#PS4NoParity: Where Ubisoft failed and EA didn’t
If there’s one thing we can take away from Ubisoft’s complete misfire when it announced the console resolution for Assassin’s Creed Unity, it’s that it failed to perform one of the most important roles for a video game publisher these days.
That failure was made even more clear when EA took a jab at Ubisoft and announced Dragon Age: Inquisition’s resolutions for Xbox One and PlayStation 4 and was met with internet applause.
The primary failure wasn’t the resolution, although some may think it was. No, the failure was the messaging.
Right now, the video game industry is about selling the product as early as possible. It’s been this way for a while. The game is announced, trailers go out, previews go up, and pre-orders are waiting to take your money. In most cases, you’re able to buy a game before it’s more than a trailer or even a functioning game yet. This is good for publishers, but risky for the people who play games.
In that pursuit of racking up pre-orders before a game is out, The Evil Within comes out next week and the website still begs for your money, publishers have their pr teams and marketing figure out the best way to sell the game and generate excitement. Some people will be persuaded by one awesome trailer, while others might wait until the PC requirements come out to see if it’s a good version or not. All these things are carefully doled out as one, the developer can, and two, what makes the most sense for convincing people to buy the game.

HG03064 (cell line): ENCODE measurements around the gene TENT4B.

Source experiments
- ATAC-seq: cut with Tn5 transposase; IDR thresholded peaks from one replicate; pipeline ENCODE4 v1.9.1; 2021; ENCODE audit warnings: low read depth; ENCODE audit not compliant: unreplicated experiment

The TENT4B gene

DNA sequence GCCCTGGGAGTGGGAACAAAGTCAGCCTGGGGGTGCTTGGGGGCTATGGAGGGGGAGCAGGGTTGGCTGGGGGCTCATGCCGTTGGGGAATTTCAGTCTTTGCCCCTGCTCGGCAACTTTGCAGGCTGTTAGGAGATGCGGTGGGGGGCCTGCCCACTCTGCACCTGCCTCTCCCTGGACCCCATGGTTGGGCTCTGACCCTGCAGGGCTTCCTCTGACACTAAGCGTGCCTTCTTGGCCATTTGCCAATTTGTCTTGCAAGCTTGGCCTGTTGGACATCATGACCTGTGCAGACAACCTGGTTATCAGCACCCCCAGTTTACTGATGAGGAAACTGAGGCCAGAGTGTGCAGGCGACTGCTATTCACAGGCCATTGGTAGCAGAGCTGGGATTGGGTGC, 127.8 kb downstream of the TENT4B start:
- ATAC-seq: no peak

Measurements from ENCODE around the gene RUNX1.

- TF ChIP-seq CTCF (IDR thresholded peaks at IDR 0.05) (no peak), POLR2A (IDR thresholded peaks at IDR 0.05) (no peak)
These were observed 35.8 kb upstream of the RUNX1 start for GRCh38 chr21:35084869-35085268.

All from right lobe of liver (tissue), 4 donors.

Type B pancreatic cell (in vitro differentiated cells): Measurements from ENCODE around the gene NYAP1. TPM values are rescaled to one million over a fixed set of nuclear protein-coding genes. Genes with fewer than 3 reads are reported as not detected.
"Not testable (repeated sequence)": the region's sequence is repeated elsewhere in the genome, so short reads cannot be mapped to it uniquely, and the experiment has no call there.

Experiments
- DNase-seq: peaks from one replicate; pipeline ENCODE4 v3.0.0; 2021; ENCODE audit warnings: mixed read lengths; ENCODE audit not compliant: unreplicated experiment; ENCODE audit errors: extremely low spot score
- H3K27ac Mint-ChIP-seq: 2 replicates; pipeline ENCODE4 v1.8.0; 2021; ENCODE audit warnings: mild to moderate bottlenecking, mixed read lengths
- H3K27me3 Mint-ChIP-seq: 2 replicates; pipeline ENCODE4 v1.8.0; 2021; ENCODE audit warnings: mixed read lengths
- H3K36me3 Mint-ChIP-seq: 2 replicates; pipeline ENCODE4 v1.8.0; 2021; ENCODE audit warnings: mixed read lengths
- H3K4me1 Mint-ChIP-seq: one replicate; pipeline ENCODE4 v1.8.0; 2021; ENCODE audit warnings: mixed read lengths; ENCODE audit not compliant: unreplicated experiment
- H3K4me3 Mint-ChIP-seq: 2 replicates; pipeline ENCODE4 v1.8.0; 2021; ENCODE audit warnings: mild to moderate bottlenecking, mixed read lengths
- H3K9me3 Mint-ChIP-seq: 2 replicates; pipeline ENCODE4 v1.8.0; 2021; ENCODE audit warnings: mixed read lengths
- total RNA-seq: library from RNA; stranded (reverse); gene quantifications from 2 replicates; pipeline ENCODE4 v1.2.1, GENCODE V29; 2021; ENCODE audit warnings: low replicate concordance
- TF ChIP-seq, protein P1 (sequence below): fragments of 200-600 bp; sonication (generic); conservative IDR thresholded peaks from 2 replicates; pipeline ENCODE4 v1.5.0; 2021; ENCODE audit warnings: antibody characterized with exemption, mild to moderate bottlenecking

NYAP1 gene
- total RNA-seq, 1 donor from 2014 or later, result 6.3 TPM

Resolution is a popular new addition to that cycle. Ever since the launch of the Xbox One and PlayStation 4, it’s become clear that people care what resolution and frame rate the game will run at. It’s so important that it was the greatest subject of debate before the consoles were even out and that discussion hasn’t went away since their release.
So when Ubisoft said that it wanted to avoid the biggest reoccurring conversation in games right now, people responded negatively, very negatively. Ubisoft was essentially saying “don’t worry about it, everything’s fine.” But the general knowledge about resolution has risen to the point where it’s expected to be mentioned by a publisher in more than a few quotes. And, to Ubisoft’s credit, it did this in a later blog post, but the damage was already done.
That left room for EA to swoop in and look like the good guy announcing Dragon Age’s resolution paid attention to the strength of the consoles. It couldn’t have done that without Ubisoft’s mistake, and it’s important to keep that in mind before you praise it.
It’s been made abundantly clear in the last few months that the people who play games, at least the vocal part of them, deeply care about what happens to the medium, and will show that in incredibly good and bad ways. when it comes to resolution, treating that kind of audience the wrong way, telling them not to worry about your game, will have consequences, and Ubisoft might be one of the first to demonstrate it.